Large plans have far lower fees per participant than smaller plans do, but even these plans aren’t always such a good deal for plan participants. The Allstate 401(k) Savings Plan is one example. Here is a summary of the information shown on the 2021 5500 form:
Plan assets: $7,065,769,220
Employer contributions: $110,395,894
Employee contributions: $574,126,173
Plan participants: $61,520
$3,190,520 (Alight Financial Advisors)
$1,933,275 (Alight Solutions LLC)
$809,675 (State Street Global Advisors Trust Co)
$522,136 (Invesco Advisors)
$406,356 (The Northern Trust Co)
$271,415 (Northern Trust Investments, Inc.)
$112,320 (Allstate Insurance Company)
$75,000 (Mercer Investment Consulting, Inc.)
$10,000 (Willis Towers Watson LLC)
$8,757 (Mercer (US) Inc.)
The total advisory fees per participant are approximately $117 per participant. I didn’t include the last two fees and the fees from Allstate Insurance Company because I wanted to focus solely on the advisory fees. Is this per participant fee reasonable? I would argue it isn’t for several reasons. First, I only charge slightly more than this fee for much smaller clients well below 500 participants. Second, the fund line-up is not unique, so the advisors don’t seem to be providing any kind of exceptional value in terms of selecting and monitoring funds. Ted Benna, the inventor of the 401(k) plan, has elaborated:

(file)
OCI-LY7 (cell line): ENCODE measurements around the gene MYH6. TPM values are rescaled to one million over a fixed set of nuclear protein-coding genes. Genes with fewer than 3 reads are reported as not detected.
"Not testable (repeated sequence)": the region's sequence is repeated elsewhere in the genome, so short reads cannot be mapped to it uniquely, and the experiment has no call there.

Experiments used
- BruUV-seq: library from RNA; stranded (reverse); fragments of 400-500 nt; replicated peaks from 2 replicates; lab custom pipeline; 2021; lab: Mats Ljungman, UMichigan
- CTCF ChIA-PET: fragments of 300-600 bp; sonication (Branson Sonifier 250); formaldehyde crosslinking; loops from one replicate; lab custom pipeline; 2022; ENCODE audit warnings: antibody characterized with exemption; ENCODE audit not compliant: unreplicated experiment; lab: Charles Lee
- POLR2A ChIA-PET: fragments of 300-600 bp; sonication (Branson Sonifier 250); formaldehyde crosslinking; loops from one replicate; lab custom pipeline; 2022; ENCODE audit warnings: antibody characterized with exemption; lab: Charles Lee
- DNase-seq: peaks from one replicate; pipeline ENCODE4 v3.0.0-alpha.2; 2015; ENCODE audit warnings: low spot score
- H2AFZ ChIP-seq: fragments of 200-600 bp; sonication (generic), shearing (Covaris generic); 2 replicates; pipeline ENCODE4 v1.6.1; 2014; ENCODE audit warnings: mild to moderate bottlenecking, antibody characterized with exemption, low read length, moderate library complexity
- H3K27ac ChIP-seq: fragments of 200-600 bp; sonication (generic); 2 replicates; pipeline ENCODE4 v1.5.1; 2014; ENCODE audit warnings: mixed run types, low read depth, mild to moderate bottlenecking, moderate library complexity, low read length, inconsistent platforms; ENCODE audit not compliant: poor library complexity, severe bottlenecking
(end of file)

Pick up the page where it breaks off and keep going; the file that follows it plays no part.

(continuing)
“The advisors are getting paid each time they go through the process with an employer to help pick funds as if they’re doing an original piece of work. There are more than half a million 401(k) plans, so that’s happened over half a million times. The fund menus aren’t that much different. But advisors are getting paid as if they’re doing an original piece of work. That’s just bizarre, extremely inefficient, and much too expensive.
First of all, they need to get away from asset-driven compensation and be paid a fee for service, the same as accountants or attorneys, who don’t get paid a percentage of corporate [client] assets. Their role should shift to helping people focus on how to succeed at retiring successfully, not on investment return. Building a smarter investment mix is pretty much of a commodity now. The focus should be on goals: “I want to retire successful. Help me do that.
Instead of teaching clients small-cap, large-cap, value vs. growth and that stuff, help participants find ways to save more to do a better job of financial management and focus on the stream of income they’ll [need] for their retirement.”
Third, nearly 50% of the funds are in the S & P 500 index fund, a U.S. Bond index fund, and target date funds. How much actual work is required to select and monitor these funds? How much time has been spent comparing the features of the target date funds to other fund families? And how much time have the advisors spent fielding participant phone calls and conducting in person meetings? These are questions that need to be answered in order to determine a reasonable fee.
Fourth, the reviews of the primary advisor are abysmal – shown by multiple sources, including The Better Business Bureau.
To put these fees into perspective, let’s compare them to the New York Times 401(k) plan who, per their 2021 5500 form, had 2,535 participants and paid $214,929 and $139,440 in fees to Vanguard Advisors and Vanguard Group. So their advisory fees were $85 per participant and total fees were $140 per participant. A much larger plan like Allstate should have lower advisory fees per participant, especially if the service is poor.